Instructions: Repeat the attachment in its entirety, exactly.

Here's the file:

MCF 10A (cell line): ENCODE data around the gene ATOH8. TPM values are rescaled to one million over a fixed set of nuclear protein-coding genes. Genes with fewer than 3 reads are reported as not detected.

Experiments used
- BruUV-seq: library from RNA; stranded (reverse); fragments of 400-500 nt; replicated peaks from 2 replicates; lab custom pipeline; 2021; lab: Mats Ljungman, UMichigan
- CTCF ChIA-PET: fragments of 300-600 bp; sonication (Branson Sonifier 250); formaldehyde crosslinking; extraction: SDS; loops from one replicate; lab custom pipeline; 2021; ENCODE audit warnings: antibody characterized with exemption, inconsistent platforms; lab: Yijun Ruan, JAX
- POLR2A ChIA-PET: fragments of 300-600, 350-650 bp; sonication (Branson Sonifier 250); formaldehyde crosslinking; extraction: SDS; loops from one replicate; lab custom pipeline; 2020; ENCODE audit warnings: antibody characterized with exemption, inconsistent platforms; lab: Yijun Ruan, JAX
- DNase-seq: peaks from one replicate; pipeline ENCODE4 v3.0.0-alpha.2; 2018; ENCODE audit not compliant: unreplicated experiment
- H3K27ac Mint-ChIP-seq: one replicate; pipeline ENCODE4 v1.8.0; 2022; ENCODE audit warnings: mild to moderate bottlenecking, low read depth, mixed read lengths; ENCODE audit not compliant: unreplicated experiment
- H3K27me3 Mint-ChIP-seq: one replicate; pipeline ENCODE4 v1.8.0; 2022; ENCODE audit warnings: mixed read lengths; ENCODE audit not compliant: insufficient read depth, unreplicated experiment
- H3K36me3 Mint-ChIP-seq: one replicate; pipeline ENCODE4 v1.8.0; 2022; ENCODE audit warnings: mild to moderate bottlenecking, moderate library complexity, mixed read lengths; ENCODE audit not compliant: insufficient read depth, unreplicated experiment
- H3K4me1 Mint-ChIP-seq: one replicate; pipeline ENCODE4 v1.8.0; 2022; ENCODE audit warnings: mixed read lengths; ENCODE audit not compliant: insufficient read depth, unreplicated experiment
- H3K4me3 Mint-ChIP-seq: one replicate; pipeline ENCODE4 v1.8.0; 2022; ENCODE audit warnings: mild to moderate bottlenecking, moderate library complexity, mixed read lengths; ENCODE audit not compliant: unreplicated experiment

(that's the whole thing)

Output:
MCF 10A (cell line): ENCODE data around the gene ATOH8. TPM values are rescaled to one million over a fixed set of nuclear protein-coding genes. Genes with fewer than 3 reads are reported as not detected.

Experiments used
- BruUV-seq: library from RNA; stranded (reverse); fragments of 400-500 nt; replicated peaks from 2 replicates; lab custom pipeline; 2021; lab: Mats Ljungman, UMichigan
- CTCF ChIA-PET: fragments of 300-600 bp; sonication (Branson Sonifier 250); formaldehyde crosslinking; extraction: SDS; loops from one replicate; lab custom pipeline; 2021; ENCODE audit warnings: antibody characterized with exemption, inconsistent platforms; lab: Yijun Ruan, JAX
- POLR2A ChIA-PET: fragments of 300-600, 350-650 bp; sonication (Branson Sonifier 250); formaldehyde crosslinking; extraction: SDS; loops from one replicate; lab custom pipeline; 2020; ENCODE audit warnings: antibody characterized with exemption, inconsistent platforms; lab: Yijun Ruan, JAX
- DNase-seq: peaks from one replicate; pipeline ENCODE4 v3.0.0-alpha.2; 2018; ENCODE audit not compliant: unreplicated experiment
- H3K27ac Mint-ChIP-seq: one replicate; pipeline ENCODE4 v1.8.0; 2022; ENCODE audit warnings: mild to moderate bottlenecking, low read depth, mixed read lengths; ENCODE audit not compliant: unreplicated experiment
- H3K27me3 Mint-ChIP-seq: one replicate; pipeline ENCODE4 v1.8.0; 2022; ENCODE audit warnings: mixed read lengths; ENCODE audit not compliant: insufficient read depth, unreplicated experiment
- H3K36me3 Mint-ChIP-seq: one replicate; pipeline ENCODE4 v1.8.0; 2022; ENCODE audit warnings: mild to moderate bottlenecking, moderate library complexity, mixed read lengths; ENCODE audit not compliant: insufficient read depth, unreplicated experiment
- H3K4me1 Mint-ChIP-seq: one replicate; pipeline ENCODE4 v1.8.0; 2022; ENCODE audit warnings: mixed read lengths; ENCODE audit not compliant: insufficient read depth, unreplicated experiment
- H3K4me3 Mint-ChIP-seq: one replicate; pipeline ENCODE4 v1.8.0; 2022; ENCODE audit warnings: mild to moderate bottlenecking, moderate library complexity, mixed read lengths; ENCODE audit not compliant: unreplicated experiment